The Myth of the Global Gun Grabbers

It’s about time the U.S. signed the U.N. Arms Trade Treaty.

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U.S. Secretary of State John Kerry signs the Arms Trade Treaty as Under Secretary-General for Legal Affairs Miguel Serpa Soares looks on during the 68th session of the United Nations General Assembly at U.N. headquarters, Wednesday, Sept. 25, 2013.

While Washington was busy watching Texas Republican Sen. Ted Cruz bloviate during his not-really-a-filibuster, Secretary of State John Kerry was in New York at the U.N. General Assembly signing the U.N. Arms Trade Treaty, known as the ATT. This is a long overdue step for the U.S., joining a treaty meant to crack down on the international transfer of weapons to human rights abusers, criminals and terrorists.

America, the top arms exporter in the world, was the 91st country to sign the treaty, which passed the U.N. overwhelmingly in April. But no measure having anything to do with stricter scrutiny of guns goes anywhere in the U.S. without the gun rights lobby becoming apoplectic. So it was that the National Rifle Association's Chris Cox said, "These are blatant attacks on the constitutional rights and liberties of every law-abiding American. The NRA will continue to fight this assault on our fundamental freedom." Right-wing media piled on, railing against the "global gun grab treaty."

To get a sense of the company those opposed to the treaty are in, the only countries voting against it were Iran, North Korea and Syria (while about 20 others, including China, Cuba, Myanmar and Russia abstained). But that hasn't stopped the NRA from not only opposing the treaty, but fundraising off of it, warning that the President Obama is "trampling our Second Amendment freedoms."

[See a collection of political cartoons on gun control and gun rights.]

Just to be clear, the treaty does no such trampling. According to a white paper from the American Bar Association's Center on Human Rights, "the treaty would not require new domestic regulations of firearms ... [Under the treaty] the United States retains the discretion to regulate the flow of weapons into and out of the United States in a manner consistent with the Second Amendment." In fact, the preamble of the treaty pays homage to the "legitimate trade and lawful ownership, and use of certain conventional arms for recreational, cultural, historical, and sporting activities."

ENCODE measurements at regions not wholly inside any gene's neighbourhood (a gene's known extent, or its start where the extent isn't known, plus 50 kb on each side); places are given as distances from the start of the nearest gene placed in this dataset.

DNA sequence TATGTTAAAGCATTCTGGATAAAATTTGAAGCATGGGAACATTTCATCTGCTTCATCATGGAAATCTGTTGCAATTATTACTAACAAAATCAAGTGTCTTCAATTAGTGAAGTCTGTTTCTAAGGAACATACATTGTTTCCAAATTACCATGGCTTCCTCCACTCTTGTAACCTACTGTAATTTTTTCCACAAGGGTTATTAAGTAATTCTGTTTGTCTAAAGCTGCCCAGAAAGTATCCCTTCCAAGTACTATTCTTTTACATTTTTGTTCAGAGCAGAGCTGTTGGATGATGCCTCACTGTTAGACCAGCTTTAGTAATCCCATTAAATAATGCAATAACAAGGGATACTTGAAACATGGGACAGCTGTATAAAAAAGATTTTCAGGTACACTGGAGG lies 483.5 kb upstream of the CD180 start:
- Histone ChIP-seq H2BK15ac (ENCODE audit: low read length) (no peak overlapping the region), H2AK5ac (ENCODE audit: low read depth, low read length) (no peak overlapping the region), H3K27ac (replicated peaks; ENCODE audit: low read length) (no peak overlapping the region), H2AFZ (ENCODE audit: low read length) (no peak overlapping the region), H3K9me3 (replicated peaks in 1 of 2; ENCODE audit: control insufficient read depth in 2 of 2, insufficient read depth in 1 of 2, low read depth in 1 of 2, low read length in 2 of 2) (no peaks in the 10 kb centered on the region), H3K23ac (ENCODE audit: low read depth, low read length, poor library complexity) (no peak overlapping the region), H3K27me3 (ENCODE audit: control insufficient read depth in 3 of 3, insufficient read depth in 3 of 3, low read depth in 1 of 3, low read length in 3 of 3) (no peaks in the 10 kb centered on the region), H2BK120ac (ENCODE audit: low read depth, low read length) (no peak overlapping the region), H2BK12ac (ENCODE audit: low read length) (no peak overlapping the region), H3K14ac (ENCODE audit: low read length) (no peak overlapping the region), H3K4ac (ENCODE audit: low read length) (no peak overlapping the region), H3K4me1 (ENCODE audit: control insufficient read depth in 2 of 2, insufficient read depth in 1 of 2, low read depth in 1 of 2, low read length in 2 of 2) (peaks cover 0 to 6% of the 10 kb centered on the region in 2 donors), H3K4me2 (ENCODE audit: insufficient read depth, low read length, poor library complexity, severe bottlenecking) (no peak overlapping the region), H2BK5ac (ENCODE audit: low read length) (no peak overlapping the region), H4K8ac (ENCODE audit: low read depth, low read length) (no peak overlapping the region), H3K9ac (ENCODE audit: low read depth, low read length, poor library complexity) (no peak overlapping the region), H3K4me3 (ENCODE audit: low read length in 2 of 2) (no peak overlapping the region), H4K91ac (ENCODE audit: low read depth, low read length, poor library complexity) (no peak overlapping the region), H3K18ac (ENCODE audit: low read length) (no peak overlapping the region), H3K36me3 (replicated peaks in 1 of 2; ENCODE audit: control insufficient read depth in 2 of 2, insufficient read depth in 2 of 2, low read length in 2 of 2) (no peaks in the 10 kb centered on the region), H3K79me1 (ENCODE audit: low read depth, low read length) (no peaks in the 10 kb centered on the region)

As Amnesty International USA's Deputy Director Fank Jannuzi explained, "This treaty is simple but profound. It says that nations must not export arms and ammunition where there is an 'overriding risk' that they will be used to commit serious human rights violations." Fears that the treaty would result in jack-booted U.N. thugs coming to your house and confiscating your guns (and probably signing you up for Obamacare in the process) are completely unfounded and paranoid.

But nuttiness regarding the treaty is not confined to the gun lobby. Sen. James Inhofe, R-Okla., reacted to Kerry signing the treaty by saying, "The administration is wasting precious time trying to sign away our laws to the global community and unelected U.N. bureaucrats." Score one more for paranoia.

[See a collection of political cartoons on Congress.]

But Inhofe did make a good point about the tough lift the administration will have in getting the two-thirds Senate vote necessary for ratification. In a test vote earlier this year, the Senate voted 53-46 against joining the then-unfinished treaty.

It's depressing enough that, even after the massacres at Sandy Hook, Aurora, Tuscon and the Navy Yard, Congress can't find the wherewithal to pass even the barest of domestic gun control measures. But surely we can agree that shipping guns to mass murderers in other countries is probably not a good idea?

Sadly, even that is not assured in a Congress beholden to the interests of the gun lobby. And to the NRA and its ilk, preventing the export of tanks and missile launchers to human rights abusers is akin to shredding the Bill of Rights.

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